The White Rose
Jack Studio Theatre
Reviewed – 19th July 2018
“a richly poignant and artistically cinematographic production”
In a richly poignant and artistically cinematographic production, Arrows and Traps Theatre Company presents the sad, courageous story of Sophie Scholl and her brother Hans who, with like-minded friends, formed the pacifist, anti-Nazi group, The White Rose. Together they wrote propaganda leaflets against Hitler and his regime and secretly distributed them all over Germany. In the company’s first original play, Ross McGregor, as writer and director, uses diaries, court and interrogation documents and first-hand accounts to bring to light the strength and sacrifice made by these young people. It is comforting that, although their bravery is little known in Britain, the members of the group are national heroes in Germany.
Projections of Hitler’s brutally powerful speeches introduce both halves of the play, setting a tone of oppression. We switch from Sophie’s cross-examination to the group meetings and more personal friendships but with the prominent shadow of the Gestapo cleverly present almost throughout. Lucy Ioannou, as Sophie, steps in and out of these two worlds with ease, from spirited student to shocked detainee, becoming cornered by imposing Gestapo officer Robert Mohr (Christopher Tester). Excellent performances all round create a feeling of the life which both stimulates and contrasts their fight. Fittingly similar in appearance to their subjects they each bring a well-drawn character to the group.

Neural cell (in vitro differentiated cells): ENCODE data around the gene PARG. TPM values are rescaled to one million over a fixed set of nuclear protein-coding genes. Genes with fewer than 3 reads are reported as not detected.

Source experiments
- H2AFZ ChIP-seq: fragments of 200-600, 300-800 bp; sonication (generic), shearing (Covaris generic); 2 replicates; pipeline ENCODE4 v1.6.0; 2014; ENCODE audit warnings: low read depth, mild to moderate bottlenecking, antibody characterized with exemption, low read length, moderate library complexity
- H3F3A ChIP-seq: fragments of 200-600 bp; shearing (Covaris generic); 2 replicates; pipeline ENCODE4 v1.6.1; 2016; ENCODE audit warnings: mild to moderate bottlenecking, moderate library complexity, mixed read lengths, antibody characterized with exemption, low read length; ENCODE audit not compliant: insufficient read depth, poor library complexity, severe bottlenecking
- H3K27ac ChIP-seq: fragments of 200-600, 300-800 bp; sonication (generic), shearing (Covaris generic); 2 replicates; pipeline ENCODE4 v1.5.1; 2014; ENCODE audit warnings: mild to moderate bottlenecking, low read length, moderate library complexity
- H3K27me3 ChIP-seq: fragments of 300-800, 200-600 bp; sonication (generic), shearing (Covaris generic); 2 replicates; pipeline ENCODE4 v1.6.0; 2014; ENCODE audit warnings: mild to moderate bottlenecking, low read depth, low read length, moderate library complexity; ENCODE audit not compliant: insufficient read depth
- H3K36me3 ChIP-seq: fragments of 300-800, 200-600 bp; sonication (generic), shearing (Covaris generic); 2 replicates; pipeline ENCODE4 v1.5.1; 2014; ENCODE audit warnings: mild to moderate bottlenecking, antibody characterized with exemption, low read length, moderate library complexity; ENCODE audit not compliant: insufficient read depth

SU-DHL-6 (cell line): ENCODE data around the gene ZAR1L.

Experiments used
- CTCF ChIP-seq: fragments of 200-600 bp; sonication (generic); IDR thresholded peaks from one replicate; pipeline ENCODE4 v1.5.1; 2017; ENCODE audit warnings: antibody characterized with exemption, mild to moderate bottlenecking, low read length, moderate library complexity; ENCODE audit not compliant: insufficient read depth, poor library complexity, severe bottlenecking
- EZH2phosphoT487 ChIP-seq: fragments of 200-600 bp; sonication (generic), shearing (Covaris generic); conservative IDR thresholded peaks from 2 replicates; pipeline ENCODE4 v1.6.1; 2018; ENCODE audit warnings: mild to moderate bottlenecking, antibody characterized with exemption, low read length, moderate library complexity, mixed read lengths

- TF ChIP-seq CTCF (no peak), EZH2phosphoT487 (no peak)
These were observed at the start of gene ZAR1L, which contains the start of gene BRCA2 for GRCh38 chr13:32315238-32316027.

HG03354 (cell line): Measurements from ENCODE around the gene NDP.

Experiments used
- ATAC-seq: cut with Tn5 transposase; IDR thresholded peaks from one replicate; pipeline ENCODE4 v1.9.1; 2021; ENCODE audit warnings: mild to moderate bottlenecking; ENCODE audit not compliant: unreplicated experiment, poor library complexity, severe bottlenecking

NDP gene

The filmic effect runs through the work. The red of Sophie’s cardigan against an otherwise sombre background echoes the 2005 film ‘Sophie Scholl. The Final Days’; interspersed scenes of the past and passages of abstract movement paint a broader picture of their lives. The set by Odin Corie combines a traditional, central table and period props, with gauze side-screens, effectively used for off-stage action. Ben Jacobs’ lighting is stunningly dramatic. It conjures up the atmosphere of the many scenes and marks the changes, perfectly coordinated with Alistair Lax’s sound. There is a practically non-stop selection of atmospheric music and effects yet the significance of the words could be enhanced with less. And although there are some very imaginative movement sequences, certain gas-masked Gestapo routines undermine the tone of the play.
‘The White Rose’ is an eye-catching production with an important message of remembrance. Careful, thoughtful direction builds the intensity but rather than peaking at one climactic point it holds its breath while we hear their last moments and imagine what their lives could have been, absorbing it through the drama and taking it away with us.
Reviewed by Joanna Hetherington
Photography by Davor Tovarlaza
The White Rose
Jack Studio Theatre until 4th August